Type of Musical Pillars
Musical Pillars are broadly classified into two types. They are the beating or tapping pillars and the blowing pillars. The former is known to produce musical sound when tapped, while the latter produce musical sound in a different way, i.e. by blowing air in the holes like wind instruments. Characteristically, these pillars are 3 to 7 feet long. The musical sound produced will be similar to the sounds of bronze metals and gem stones. Some also produce the echo effect. It is important to note that special stones were selected and used for the construction of the pillars to produce the specific type of metallic sound. Different idols are associated with different sounds. More specifically, sounds of the bronze metals are associated with the female idols, whereas sounds of gem stones are associated with the male idols of the temples. It is at the time of pujas that they are played by Oothuvars along with musical instruments of the temple.
Wind instrument pillars can be shaped differently as round, amla shaped, square, rectangular, octagon or polygonal. These pillars have similar diagonal or diameter. They will be evident in black or gray or white or slightly yellowish in colour. Blowing air in the holes of these pillars would produce musical sound similar to that of shangu (also known as conch) or yeakalam (also known as horn).
Some musical pillars were even designed in a way to not only produce sounds but also cause adjacent pillars to vibrate in resonance. This phenomenon would also produce harmonics and musical effect. This becomes possible when each pillar creates a different scale of sound. Such musical pillars are classified into four types Sruthisthamba , Ganasthamba, Layasthamba, Pradharasana sthamba. The Sruthisthamba is known to have been used along with shangu and yeakalum during the pujas.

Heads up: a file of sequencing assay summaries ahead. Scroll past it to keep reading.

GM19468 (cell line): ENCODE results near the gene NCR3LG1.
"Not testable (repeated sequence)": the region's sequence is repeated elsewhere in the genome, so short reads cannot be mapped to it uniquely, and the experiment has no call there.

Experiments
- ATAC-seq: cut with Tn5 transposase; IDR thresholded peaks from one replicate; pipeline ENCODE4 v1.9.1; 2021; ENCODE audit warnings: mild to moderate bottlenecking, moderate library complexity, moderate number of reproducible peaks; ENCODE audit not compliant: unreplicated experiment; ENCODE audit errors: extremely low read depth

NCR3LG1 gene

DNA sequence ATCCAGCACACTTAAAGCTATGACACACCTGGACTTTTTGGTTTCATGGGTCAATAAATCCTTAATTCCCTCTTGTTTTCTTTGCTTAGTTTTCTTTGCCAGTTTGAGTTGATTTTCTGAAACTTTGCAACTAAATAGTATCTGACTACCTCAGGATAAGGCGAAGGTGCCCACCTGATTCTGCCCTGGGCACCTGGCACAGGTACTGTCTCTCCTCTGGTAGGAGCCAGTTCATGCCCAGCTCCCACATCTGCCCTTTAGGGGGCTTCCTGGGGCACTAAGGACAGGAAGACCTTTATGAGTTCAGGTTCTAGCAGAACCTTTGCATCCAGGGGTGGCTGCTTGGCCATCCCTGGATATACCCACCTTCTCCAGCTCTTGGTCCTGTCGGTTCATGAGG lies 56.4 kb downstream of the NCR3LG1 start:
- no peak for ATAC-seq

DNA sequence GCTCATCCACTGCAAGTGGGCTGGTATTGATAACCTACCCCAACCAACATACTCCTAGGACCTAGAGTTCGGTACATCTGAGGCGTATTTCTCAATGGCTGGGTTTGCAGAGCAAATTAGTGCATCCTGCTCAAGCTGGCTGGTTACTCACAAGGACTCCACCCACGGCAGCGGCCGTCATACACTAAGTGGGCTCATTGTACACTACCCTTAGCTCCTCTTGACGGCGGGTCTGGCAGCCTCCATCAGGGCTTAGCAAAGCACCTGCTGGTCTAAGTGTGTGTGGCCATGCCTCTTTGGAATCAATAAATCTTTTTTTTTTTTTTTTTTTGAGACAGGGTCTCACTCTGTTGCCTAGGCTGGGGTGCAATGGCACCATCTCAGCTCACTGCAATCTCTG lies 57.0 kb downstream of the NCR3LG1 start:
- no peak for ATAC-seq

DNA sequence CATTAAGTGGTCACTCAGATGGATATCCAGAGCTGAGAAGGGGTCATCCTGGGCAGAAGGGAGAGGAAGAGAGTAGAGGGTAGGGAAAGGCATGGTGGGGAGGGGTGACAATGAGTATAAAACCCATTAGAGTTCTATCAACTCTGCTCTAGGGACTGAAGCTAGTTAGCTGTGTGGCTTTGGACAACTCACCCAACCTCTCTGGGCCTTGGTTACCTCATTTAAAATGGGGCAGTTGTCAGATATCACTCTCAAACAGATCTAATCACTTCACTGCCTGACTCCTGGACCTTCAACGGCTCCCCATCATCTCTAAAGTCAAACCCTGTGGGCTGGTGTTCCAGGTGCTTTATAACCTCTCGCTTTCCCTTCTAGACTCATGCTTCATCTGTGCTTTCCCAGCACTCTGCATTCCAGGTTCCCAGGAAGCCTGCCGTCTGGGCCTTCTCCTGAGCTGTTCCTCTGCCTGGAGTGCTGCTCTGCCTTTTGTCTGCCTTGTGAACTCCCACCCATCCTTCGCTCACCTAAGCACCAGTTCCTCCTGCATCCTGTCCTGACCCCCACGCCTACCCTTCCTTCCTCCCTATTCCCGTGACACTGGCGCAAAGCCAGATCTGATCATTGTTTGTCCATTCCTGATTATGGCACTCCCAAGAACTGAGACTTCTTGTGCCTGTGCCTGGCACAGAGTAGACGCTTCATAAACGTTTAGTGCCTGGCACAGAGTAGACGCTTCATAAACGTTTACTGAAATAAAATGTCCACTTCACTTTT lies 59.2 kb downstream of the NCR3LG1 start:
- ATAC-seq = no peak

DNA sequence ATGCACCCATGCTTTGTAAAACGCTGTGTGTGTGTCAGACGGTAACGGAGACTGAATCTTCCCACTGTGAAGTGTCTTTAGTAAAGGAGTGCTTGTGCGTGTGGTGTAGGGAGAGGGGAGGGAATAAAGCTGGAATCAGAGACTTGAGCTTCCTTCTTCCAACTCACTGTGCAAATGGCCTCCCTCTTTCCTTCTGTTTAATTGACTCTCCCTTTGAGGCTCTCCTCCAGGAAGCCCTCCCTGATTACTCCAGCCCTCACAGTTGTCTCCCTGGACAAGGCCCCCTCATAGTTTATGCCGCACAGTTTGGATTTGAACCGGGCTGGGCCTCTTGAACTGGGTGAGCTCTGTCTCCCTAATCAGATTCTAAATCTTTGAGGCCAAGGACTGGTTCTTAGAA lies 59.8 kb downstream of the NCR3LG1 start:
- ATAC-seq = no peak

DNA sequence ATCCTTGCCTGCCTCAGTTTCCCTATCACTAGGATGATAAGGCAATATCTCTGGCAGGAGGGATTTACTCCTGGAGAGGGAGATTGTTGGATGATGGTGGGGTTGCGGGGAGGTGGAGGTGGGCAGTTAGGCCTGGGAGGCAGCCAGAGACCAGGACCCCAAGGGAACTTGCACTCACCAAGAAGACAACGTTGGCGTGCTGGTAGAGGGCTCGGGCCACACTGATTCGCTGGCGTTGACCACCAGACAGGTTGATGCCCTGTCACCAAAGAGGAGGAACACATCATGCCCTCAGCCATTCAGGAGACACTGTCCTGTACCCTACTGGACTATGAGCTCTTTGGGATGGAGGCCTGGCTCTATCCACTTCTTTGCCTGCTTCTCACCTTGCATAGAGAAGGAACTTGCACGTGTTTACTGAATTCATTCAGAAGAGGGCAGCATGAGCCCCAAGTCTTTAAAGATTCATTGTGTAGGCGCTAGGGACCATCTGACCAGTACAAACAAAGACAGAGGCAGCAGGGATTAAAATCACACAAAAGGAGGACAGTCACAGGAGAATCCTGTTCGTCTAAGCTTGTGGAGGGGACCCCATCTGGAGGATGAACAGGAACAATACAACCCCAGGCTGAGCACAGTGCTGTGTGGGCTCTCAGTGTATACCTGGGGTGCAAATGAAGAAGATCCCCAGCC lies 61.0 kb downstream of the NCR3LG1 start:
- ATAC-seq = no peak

South Indian Temples with Musical Pillars
South Indian Temples are supported on musical pillars. In fact, some of the temples in South India are famous for their musical pillars. Some such noteworthy temples are Tadapatri Temple, Sri Vijaya VittalaTemple, Nellaiappar Temple, Suseeendrum Temple, Shenbagarama Nallur, Alvarthiru Nagari Temple, Thanumalayan Temple, Shenpakanallur Perumal Temple, Madurai Meenakshi Ammal Temple, Shenbaga Nallur Temple, Kumbakkonam Adi Kumbeswarar Temple and Thaadikombu Temple. Alakarkovil, Alvarthirunagari, Kalakadu, Kuttralam, Senpaghanalur, Tadpatri, Thadikombu, Tirupati, Thiruvananthapuram, Tirunelveli, Hampi, Tenkasi and Lepakshi are in places in south India where temples with musical pillars can be found.
The Tadapatri Temple is known to have the kinds of pillars, which can be tapped separately or collectively to produce musical ragas.
Sri Vijaya VittalaTemple
Vijaya VittalaTemple located in Hampi has about 56 musical pillars. Krishna Devaraya is credited with the establishment of this temple. The multi angled pillars produce Indian classical key notes, when tapped gently. They are therefore popularly known as ‘SaReGaMa Pillars’.